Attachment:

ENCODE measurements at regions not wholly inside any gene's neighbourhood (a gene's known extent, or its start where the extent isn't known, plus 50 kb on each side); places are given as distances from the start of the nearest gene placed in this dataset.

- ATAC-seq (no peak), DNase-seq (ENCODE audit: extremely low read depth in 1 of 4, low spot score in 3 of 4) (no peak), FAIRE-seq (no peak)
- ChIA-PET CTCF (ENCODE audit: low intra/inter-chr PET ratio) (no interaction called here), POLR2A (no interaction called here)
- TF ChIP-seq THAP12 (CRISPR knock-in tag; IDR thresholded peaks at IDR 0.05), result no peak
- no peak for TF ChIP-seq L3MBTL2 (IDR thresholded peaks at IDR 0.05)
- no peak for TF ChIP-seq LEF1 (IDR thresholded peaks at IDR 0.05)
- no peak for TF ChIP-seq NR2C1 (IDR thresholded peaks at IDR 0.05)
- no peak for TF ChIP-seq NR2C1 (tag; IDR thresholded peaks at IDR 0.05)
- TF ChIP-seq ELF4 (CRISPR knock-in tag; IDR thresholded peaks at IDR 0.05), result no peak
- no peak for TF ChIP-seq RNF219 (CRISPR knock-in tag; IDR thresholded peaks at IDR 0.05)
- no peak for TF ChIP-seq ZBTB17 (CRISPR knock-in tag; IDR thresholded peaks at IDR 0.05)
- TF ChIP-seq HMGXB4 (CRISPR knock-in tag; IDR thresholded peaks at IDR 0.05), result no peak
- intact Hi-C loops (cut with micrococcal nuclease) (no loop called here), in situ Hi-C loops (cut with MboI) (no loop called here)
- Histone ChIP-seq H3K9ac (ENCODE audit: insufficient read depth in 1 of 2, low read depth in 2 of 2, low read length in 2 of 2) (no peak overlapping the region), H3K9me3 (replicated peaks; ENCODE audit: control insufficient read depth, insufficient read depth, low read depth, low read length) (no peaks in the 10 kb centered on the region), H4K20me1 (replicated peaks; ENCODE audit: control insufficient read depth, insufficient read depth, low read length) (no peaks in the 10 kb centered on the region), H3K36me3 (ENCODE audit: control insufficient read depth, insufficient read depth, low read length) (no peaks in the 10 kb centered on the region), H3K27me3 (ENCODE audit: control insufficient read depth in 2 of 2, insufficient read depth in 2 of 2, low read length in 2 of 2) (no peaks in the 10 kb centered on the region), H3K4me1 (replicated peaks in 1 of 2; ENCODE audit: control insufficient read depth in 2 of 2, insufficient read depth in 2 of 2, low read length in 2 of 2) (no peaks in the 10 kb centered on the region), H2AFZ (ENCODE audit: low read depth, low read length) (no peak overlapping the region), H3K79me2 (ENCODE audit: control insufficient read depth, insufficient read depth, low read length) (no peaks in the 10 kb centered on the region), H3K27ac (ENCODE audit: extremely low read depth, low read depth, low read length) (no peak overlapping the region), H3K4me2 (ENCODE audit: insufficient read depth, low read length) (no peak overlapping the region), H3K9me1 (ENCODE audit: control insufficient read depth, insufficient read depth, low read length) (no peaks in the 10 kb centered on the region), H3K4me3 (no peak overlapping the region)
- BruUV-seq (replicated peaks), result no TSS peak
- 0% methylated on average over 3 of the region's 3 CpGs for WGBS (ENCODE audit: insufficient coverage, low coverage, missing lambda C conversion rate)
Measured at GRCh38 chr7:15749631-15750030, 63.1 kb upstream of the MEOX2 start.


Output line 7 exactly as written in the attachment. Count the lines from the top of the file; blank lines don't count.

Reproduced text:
- no peak for TF ChIP-seq NR2C1 (IDR thresholded peaks at IDR 0.05)